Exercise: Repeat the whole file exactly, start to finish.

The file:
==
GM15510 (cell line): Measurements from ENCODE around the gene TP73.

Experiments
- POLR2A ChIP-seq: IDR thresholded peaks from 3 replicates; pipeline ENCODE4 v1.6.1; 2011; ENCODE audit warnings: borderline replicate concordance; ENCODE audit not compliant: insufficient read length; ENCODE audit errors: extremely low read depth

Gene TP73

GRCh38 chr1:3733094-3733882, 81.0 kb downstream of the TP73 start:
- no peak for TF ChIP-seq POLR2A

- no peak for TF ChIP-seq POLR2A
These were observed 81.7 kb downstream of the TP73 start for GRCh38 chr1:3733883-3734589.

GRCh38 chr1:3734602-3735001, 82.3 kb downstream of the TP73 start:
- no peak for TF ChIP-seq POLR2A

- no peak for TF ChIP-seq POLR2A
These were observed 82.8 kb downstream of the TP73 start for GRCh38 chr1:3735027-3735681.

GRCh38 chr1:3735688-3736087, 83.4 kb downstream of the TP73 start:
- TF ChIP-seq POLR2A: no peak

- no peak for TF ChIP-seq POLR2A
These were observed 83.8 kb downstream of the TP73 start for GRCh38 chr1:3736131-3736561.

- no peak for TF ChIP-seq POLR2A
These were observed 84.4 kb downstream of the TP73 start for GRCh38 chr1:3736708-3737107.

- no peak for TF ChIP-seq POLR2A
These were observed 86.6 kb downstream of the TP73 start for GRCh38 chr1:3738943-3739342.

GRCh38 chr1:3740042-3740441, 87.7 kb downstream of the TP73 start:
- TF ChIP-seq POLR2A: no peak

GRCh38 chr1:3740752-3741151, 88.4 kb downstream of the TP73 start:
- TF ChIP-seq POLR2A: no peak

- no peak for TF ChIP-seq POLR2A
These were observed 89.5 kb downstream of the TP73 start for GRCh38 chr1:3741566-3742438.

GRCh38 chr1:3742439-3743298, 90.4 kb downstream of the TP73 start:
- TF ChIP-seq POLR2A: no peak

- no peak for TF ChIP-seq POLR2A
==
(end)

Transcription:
GM15510 (cell line): Measurements from ENCODE around the gene TP73.

Experiments
- POLR2A ChIP-seq: IDR thresholded peaks from 3 replicates; pipeline ENCODE4 v1.6.1; 2011; ENCODE audit warnings: borderline replicate concordance; ENCODE audit not compliant: insufficient read length; ENCODE audit errors: extremely low read depth

Gene TP73

GRCh38 chr1:3733094-3733882, 81.0 kb downstream of the TP73 start:
- no peak for TF ChIP-seq POLR2A

- no peak for TF ChIP-seq POLR2A
These were observed 81.7 kb downstream of the TP73 start for GRCh38 chr1:3733883-3734589.

GRCh38 chr1:3734602-3735001, 82.3 kb downstream of the TP73 start:
- no peak for TF ChIP-seq POLR2A

- no peak for TF ChIP-seq POLR2A
These were observed 82.8 kb downstream of the TP73 start for GRCh38 chr1:3735027-3735681.

GRCh38 chr1:3735688-3736087, 83.4 kb downstream of the TP73 start:
- TF ChIP-seq POLR2A: no peak

- no peak for TF ChIP-seq POLR2A
These were observed 83.8 kb downstream of the TP73 start for GRCh38 chr1:3736131-3736561.

- no peak for TF ChIP-seq POLR2A
These were observed 84.4 kb downstream of the TP73 start for GRCh38 chr1:3736708-3737107.

- no peak for TF ChIP-seq POLR2A
These were observed 86.6 kb downstream of the TP73 start for GRCh38 chr1:3738943-3739342.

GRCh38 chr1:3740042-3740441, 87.7 kb downstream of the TP73 start:
- TF ChIP-seq POLR2A: no peak

GRCh38 chr1:3740752-3741151, 88.4 kb downstream of the TP73 start:
- TF ChIP-seq POLR2A: no peak

- no peak for TF ChIP-seq POLR2A
These were observed 89.5 kb downstream of the TP73 start for GRCh38 chr1:3741566-3742438.

GRCh38 chr1:3742439-3743298, 90.4 kb downstream of the TP73 start:
- TF ChIP-seq POLR2A: no peak

- no peak for TF ChIP-seq POLR2A